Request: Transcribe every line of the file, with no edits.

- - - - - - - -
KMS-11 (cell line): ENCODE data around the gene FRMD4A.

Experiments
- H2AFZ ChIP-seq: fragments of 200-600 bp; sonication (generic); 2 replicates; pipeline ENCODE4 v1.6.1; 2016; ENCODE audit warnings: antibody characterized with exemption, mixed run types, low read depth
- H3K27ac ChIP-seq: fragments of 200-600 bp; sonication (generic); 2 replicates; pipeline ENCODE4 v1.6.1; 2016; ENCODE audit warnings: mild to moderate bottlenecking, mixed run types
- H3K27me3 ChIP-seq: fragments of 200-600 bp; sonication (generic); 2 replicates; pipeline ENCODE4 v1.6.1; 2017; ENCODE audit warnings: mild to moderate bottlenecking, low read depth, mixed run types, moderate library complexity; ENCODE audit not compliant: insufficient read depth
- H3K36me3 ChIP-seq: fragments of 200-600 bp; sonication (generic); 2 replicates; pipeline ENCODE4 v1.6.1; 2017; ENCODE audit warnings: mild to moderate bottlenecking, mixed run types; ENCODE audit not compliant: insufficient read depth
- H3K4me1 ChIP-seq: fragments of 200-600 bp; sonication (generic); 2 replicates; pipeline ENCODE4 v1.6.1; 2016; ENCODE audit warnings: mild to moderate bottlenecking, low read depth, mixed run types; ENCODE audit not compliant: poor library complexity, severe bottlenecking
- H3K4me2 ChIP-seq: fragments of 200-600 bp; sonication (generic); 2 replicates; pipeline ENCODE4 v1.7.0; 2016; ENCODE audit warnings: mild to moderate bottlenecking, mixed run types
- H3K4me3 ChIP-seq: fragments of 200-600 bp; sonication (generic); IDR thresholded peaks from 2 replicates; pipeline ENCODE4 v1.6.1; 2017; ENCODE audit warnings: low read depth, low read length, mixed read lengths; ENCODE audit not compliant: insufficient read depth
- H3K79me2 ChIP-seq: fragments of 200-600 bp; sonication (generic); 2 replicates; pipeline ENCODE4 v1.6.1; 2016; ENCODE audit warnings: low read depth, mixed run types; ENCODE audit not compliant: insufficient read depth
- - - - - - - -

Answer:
KMS-11 (cell line): ENCODE data around the gene FRMD4A.

Experiments
- H2AFZ ChIP-seq: fragments of 200-600 bp; sonication (generic); 2 replicates; pipeline ENCODE4 v1.6.1; 2016; ENCODE audit warnings: antibody characterized with exemption, mixed run types, low read depth
- H3K27ac ChIP-seq: fragments of 200-600 bp; sonication (generic); 2 replicates; pipeline ENCODE4 v1.6.1; 2016; ENCODE audit warnings: mild to moderate bottlenecking, mixed run types
- H3K27me3 ChIP-seq: fragments of 200-600 bp; sonication (generic); 2 replicates; pipeline ENCODE4 v1.6.1; 2017; ENCODE audit warnings: mild to moderate bottlenecking, low read depth, mixed run types, moderate library complexity; ENCODE audit not compliant: insufficient read depth
- H3K36me3 ChIP-seq: fragments of 200-600 bp; sonication (generic); 2 replicates; pipeline ENCODE4 v1.6.1; 2017; ENCODE audit warnings: mild to moderate bottlenecking, mixed run types; ENCODE audit not compliant: insufficient read depth
- H3K4me1 ChIP-seq: fragments of 200-600 bp; sonication (generic); 2 replicates; pipeline ENCODE4 v1.6.1; 2016; ENCODE audit warnings: mild to moderate bottlenecking, low read depth, mixed run types; ENCODE audit not compliant: poor library complexity, severe bottlenecking
- H3K4me2 ChIP-seq: fragments of 200-600 bp; sonication (generic); 2 replicates; pipeline ENCODE4 v1.7.0; 2016; ENCODE audit warnings: mild to moderate bottlenecking, mixed run types
- H3K4me3 ChIP-seq: fragments of 200-600 bp; sonication (generic); IDR thresholded peaks from 2 replicates; pipeline ENCODE4 v1.6.1; 2017; ENCODE audit warnings: low read depth, low read length, mixed read lengths; ENCODE audit not compliant: insufficient read depth
- H3K79me2 ChIP-seq: fragments of 200-600 bp; sonication (generic); 2 replicates; pipeline ENCODE4 v1.6.1; 2016; ENCODE audit warnings: low read depth, mixed run types; ENCODE audit not compliant: insufficient read depth